I read with interest the article by Kliiman et al (1). The authors state that: "Any new drug developed to treat tuberculosis (which is rarely done) will rapidly become unusable because of developing resistance against it if public health does not ensure the drugs are correctly used. ....... the key issues are reducing relapses through proper detection and more successful treatment of new cases with adequate drug regimens and a patient-oriented approach to ensure adherence." This statement holds true for conventional anti-tuberculous drugs which develop resistance after non -judicial use. We have conducted structure-based studies to design lead compounds which can be developed into drugs, to counter the resistance to Isoniazid (INH) "“ one of the key drugs in treatment of tuberculosis (2). The NADH"“dependent Enoyl-ACP reductase (InhA), which is encoded by the Mycobacterium gene inhA, is a key enzyme in the biosynthesis of mycolic acids. It is now well established that InhA is the primary molecular target of Isoniazid (3).

Isoniazid is a prodrug, which must first be activated by KatG, a catalase-peroxidase, to an acyl radical which covalently binds to the co- substrate for InhA, NADH (4). Resistance to INH is mediated mainly through mutations in the KatG gene (5). Therefore, direct inhibitors of InhA, which do not require activation, are suitable candidates for the development of new drugs against tuberculosis. Using a structure-based approach, we have identified a tripeptide inhibitor (100 times more potent than the existing inhibitors) which is a potential lead compound for the development of new anti-tuberculous drugs (2).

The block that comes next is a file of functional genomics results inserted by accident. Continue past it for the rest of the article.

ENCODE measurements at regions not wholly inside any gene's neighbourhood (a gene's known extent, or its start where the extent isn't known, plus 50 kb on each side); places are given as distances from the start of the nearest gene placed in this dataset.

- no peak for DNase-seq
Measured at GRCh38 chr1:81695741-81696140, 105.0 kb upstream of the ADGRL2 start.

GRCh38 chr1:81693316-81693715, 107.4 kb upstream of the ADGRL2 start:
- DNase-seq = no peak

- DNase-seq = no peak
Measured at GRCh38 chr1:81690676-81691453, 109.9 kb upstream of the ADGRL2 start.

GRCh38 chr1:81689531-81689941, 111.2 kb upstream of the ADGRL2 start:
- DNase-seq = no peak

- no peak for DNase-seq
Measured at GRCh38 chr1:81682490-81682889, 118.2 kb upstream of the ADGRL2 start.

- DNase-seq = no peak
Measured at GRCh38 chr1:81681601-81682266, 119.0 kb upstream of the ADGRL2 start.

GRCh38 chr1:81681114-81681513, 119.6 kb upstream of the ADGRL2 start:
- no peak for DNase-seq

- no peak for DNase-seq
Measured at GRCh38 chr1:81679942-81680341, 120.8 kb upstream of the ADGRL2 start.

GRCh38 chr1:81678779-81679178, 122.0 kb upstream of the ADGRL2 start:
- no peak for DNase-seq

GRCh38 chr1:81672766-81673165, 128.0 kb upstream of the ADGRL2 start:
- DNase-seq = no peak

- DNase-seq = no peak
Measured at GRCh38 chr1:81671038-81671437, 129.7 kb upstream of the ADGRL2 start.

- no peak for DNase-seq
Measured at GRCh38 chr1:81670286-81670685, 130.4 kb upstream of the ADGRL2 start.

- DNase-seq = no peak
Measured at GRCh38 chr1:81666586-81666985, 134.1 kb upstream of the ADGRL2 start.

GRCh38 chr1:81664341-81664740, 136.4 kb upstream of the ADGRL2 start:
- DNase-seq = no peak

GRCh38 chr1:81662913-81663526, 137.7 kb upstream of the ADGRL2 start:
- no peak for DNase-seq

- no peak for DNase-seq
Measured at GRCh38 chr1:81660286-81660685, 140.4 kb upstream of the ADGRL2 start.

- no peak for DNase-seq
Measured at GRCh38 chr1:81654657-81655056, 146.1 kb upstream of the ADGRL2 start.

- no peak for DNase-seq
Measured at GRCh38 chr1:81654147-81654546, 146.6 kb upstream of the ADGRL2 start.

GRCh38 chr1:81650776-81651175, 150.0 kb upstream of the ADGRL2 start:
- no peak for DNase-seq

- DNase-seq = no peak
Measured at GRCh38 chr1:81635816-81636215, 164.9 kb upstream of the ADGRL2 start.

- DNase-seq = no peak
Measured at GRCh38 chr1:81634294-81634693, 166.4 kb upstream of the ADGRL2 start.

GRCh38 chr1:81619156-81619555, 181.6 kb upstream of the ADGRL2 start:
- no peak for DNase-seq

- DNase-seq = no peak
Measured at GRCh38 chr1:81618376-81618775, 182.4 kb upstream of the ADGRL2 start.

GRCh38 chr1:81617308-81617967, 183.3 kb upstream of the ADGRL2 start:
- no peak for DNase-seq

The significance of such drug discovery lies in the fact that even when drug resistant M tuberculi, is identified it can be effectively treated by using these novel agents. There is a need for increased research at the molecular mechanisms of drug resistance in tuberculosis. Such novel drugs which can overcome drug resistance are a new horizon in the treatment of multi-drug resistant tuberculosis which still holds the largest morbidity and mortality caused by a single bacterial agent in the world.

References

1. Kliiman K, Altraja A. Predictors of extensively drug-resistant pulmonary tuberculosis. Ann Intern Med 2009;150(11):766-75.

2. Subba Rao G, Vijayakrishnan R, Kumar M. Structure-based design of a novel class of potent inhibitors of InhA, the enoyl acyl carrier protein reductase from Mycobacterium tuberculosis: a computer modelling approach. Chem Biol Drug Des 2008;72(5):444-9.

3. Banerjee A, Dubnau E, Quemard A et al. inhA, a gene encoding a target for isoniazid and ethionamide in Mycobacterium tuberculosis. Science 1994;263:227-30.

4. Zhang Y, Heym B, Allen B, Young D, Cole S. The catalase-peroxidase gene and isoniazid resistance of Mycobacterium tuberculosis. Nature 1992;358:591-3.

5. Escalante P, Ramaswamy S, Sanabria H et al. Genotypic characterization of drug-resistant Mycobacterium tuberculosis isolates from Peru. Tuber Lung Dis 1998;79(2):111-8.

Conflict of Interest:

None declared